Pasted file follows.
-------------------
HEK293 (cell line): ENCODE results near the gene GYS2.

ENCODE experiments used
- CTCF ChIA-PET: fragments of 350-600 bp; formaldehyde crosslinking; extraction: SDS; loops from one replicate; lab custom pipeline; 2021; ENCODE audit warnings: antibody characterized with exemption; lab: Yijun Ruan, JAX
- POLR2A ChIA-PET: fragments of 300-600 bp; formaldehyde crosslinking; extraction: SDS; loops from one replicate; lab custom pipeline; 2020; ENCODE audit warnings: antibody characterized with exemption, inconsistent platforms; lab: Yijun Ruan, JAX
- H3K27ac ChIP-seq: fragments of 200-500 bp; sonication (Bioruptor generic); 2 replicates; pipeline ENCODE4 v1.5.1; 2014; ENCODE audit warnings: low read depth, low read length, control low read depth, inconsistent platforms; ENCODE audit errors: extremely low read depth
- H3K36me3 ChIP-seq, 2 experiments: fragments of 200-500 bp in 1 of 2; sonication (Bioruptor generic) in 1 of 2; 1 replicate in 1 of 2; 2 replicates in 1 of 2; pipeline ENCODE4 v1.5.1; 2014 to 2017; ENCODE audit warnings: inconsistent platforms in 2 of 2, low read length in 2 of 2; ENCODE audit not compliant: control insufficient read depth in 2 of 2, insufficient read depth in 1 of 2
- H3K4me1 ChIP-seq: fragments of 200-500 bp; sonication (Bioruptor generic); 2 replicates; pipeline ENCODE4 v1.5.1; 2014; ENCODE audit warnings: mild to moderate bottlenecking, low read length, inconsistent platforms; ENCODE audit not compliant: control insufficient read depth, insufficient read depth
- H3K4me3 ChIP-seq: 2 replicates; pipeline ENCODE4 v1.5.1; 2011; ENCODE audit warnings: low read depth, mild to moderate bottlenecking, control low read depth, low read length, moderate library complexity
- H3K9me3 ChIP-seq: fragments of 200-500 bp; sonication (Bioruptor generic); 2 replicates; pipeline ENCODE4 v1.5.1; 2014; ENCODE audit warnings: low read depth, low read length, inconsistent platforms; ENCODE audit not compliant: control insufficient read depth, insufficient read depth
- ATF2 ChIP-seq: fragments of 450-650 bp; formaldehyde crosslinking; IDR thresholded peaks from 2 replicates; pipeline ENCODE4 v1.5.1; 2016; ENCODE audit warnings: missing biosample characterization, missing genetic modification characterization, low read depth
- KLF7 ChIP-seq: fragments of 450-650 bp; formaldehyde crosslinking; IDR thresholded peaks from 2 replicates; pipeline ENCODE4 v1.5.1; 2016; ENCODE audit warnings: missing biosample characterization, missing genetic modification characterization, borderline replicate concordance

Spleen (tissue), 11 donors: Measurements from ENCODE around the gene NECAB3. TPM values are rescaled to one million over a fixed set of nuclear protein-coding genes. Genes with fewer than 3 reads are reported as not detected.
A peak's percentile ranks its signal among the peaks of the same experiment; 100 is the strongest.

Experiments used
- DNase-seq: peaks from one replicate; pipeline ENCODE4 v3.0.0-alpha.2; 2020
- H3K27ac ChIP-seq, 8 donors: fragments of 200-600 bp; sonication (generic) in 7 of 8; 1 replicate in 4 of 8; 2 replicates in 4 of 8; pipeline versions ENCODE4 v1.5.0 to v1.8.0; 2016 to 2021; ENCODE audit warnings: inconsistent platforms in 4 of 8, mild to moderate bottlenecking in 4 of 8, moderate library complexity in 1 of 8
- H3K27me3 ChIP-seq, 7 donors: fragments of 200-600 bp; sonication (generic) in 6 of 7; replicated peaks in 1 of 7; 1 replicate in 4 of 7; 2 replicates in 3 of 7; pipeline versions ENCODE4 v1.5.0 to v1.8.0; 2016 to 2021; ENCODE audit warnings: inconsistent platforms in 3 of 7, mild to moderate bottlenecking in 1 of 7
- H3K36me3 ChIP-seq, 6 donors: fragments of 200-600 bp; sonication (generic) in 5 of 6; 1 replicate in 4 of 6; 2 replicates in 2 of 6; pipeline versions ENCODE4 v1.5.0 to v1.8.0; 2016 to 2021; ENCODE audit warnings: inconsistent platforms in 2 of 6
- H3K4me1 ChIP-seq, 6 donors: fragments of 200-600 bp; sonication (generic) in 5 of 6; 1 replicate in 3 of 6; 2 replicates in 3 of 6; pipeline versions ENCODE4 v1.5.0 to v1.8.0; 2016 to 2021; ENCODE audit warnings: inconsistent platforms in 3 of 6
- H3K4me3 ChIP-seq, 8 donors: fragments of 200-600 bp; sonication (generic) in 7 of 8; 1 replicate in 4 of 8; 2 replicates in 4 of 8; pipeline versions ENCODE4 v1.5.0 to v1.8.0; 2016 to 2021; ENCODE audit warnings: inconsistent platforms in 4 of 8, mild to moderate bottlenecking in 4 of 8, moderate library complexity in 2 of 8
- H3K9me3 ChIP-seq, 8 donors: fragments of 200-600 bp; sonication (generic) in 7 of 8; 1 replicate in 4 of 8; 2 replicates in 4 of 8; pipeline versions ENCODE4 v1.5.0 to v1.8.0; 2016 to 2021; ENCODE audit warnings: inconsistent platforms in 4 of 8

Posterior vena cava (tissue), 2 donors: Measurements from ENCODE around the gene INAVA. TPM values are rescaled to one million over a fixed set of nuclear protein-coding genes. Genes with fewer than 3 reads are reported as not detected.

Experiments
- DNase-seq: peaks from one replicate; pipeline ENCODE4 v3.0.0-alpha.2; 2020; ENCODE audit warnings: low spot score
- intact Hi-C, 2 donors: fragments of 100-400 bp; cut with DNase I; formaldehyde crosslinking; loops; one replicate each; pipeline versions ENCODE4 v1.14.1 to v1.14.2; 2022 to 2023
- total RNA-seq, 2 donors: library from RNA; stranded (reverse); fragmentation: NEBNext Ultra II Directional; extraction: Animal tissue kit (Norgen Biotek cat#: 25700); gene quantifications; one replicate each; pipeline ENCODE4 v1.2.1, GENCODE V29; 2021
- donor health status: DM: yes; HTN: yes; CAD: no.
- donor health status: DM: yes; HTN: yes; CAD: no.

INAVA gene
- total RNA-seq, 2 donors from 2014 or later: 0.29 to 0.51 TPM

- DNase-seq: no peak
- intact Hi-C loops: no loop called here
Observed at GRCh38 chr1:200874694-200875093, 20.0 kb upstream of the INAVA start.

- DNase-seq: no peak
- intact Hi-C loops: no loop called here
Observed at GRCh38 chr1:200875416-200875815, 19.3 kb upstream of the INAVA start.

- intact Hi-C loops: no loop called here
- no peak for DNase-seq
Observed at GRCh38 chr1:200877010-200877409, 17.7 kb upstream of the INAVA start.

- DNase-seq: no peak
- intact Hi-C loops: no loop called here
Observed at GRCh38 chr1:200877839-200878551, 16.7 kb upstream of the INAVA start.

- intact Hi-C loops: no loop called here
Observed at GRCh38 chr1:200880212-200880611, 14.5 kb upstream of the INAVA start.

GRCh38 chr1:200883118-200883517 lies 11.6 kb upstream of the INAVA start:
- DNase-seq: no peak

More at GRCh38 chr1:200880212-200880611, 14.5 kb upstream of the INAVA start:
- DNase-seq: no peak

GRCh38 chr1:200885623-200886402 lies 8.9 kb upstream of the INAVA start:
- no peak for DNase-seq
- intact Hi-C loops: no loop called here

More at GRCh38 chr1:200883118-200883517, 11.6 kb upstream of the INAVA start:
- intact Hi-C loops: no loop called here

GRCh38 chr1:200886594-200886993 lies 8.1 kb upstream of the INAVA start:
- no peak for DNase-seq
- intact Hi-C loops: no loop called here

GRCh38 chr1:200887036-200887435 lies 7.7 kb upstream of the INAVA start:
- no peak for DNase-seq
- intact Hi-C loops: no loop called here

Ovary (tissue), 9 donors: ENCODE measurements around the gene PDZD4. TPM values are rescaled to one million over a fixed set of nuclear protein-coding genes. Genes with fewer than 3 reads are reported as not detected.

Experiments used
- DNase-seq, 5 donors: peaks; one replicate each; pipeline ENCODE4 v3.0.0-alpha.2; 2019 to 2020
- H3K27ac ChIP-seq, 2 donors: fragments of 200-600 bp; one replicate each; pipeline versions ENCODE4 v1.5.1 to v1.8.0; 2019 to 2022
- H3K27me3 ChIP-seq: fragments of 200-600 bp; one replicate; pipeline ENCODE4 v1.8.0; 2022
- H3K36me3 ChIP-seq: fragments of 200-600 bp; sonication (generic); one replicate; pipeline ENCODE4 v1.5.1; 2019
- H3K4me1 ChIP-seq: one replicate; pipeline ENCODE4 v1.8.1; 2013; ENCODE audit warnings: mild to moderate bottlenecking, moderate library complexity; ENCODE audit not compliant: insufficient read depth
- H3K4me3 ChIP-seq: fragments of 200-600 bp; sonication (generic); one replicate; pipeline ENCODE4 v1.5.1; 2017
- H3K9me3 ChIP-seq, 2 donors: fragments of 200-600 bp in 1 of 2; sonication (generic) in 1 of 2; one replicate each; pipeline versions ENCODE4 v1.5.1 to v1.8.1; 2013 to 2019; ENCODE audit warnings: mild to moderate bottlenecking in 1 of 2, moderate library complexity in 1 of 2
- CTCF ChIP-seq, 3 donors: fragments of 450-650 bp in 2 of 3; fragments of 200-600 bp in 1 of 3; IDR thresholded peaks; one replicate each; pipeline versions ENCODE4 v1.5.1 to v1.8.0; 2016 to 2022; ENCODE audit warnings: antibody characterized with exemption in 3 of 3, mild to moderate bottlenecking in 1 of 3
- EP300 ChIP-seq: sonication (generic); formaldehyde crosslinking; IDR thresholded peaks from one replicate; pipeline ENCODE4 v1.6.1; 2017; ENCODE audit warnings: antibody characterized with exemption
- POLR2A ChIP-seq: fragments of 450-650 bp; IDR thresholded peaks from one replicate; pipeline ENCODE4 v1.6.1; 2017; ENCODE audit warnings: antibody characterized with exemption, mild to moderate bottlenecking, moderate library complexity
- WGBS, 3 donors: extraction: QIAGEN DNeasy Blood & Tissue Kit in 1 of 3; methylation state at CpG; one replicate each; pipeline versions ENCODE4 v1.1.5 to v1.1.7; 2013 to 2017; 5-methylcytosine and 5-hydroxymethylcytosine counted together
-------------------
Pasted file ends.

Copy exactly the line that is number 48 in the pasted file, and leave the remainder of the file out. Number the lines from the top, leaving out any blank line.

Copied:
- DNase-seq: no peak